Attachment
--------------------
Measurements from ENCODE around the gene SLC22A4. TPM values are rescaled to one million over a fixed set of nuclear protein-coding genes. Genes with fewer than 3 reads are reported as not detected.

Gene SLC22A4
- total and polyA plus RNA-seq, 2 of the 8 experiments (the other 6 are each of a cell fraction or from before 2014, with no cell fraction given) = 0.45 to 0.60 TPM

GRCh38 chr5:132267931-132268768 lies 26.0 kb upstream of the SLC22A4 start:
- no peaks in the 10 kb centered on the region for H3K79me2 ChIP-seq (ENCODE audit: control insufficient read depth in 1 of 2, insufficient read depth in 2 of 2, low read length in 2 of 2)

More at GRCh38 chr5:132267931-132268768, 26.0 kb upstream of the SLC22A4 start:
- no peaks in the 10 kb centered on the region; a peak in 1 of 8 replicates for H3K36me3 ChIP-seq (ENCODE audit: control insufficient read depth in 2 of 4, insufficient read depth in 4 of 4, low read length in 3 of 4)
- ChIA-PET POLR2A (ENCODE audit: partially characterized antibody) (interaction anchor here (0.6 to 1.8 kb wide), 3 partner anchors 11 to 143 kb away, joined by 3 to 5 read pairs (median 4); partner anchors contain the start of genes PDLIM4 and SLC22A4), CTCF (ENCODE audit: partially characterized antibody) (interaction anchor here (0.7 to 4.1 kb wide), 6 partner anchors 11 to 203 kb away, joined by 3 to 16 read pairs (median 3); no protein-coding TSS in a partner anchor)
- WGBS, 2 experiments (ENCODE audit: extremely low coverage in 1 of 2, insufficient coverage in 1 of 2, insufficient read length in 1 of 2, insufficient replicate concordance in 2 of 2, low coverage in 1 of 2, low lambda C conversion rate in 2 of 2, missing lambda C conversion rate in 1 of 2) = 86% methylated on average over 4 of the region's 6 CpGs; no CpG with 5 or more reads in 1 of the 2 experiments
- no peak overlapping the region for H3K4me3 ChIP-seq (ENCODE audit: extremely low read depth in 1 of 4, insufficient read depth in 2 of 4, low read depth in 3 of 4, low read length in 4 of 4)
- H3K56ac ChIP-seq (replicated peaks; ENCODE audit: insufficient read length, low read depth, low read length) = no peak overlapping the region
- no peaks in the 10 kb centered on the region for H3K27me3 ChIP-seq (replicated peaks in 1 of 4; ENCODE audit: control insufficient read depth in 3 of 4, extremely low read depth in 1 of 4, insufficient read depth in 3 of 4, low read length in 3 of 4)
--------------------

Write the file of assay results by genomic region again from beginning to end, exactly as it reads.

Measurements from ENCODE around the gene SLC22A4. TPM values are rescaled to one million over a fixed set of nuclear protein-coding genes. Genes with fewer than 3 reads are reported as not detected.

Gene SLC22A4
- total and polyA plus RNA-seq, 2 of the 8 experiments (the other 6 are each of a cell fraction or from before 2014, with no cell fraction given) = 0.45 to 0.60 TPM

GRCh38 chr5:132267931-132268768 lies 26.0 kb upstream of the SLC22A4 start:
- no peaks in the 10 kb centered on the region for H3K79me2 ChIP-seq (ENCODE audit: control insufficient read depth in 1 of 2, insufficient read depth in 2 of 2, low read length in 2 of 2)

More at GRCh38 chr5:132267931-132268768, 26.0 kb upstream of the SLC22A4 start:
- no peaks in the 10 kb centered on the region; a peak in 1 of 8 replicates for H3K36me3 ChIP-seq (ENCODE audit: control insufficient read depth in 2 of 4, insufficient read depth in 4 of 4, low read length in 3 of 4)
- ChIA-PET POLR2A (ENCODE audit: partially characterized antibody) (interaction anchor here (0.6 to 1.8 kb wide), 3 partner anchors 11 to 143 kb away, joined by 3 to 5 read pairs (median 4); partner anchors contain the start of genes PDLIM4 and SLC22A4), CTCF (ENCODE audit: partially characterized antibody) (interaction anchor here (0.7 to 4.1 kb wide), 6 partner anchors 11 to 203 kb away, joined by 3 to 16 read pairs (median 3); no protein-coding TSS in a partner anchor)
- WGBS, 2 experiments (ENCODE audit: extremely low coverage in 1 of 2, insufficient coverage in 1 of 2, insufficient read length in 1 of 2, insufficient replicate concordance in 2 of 2, low coverage in 1 of 2, low lambda C conversion rate in 2 of 2, missing lambda C conversion rate in 1 of 2) = 86% methylated on average over 4 of the region's 6 CpGs; no CpG with 5 or more reads in 1 of the 2 experiments
- no peak overlapping the region for H3K4me3 ChIP-seq (ENCODE audit: extremely low read depth in 1 of 4, insufficient read depth in 2 of 4, low read depth in 3 of 4, low read length in 4 of 4)
- H3K56ac ChIP-seq (replicated peaks; ENCODE audit: insufficient read length, low read depth, low read length) = no peak overlapping the region
- no peaks in the 10 kb centered on the region for H3K27me3 ChIP-seq (replicated peaks in 1 of 4; ENCODE audit: control insufficient read depth in 3 of 4, extremely low read depth in 1 of 4, insufficient read depth in 3 of 4, low read length in 3 of 4)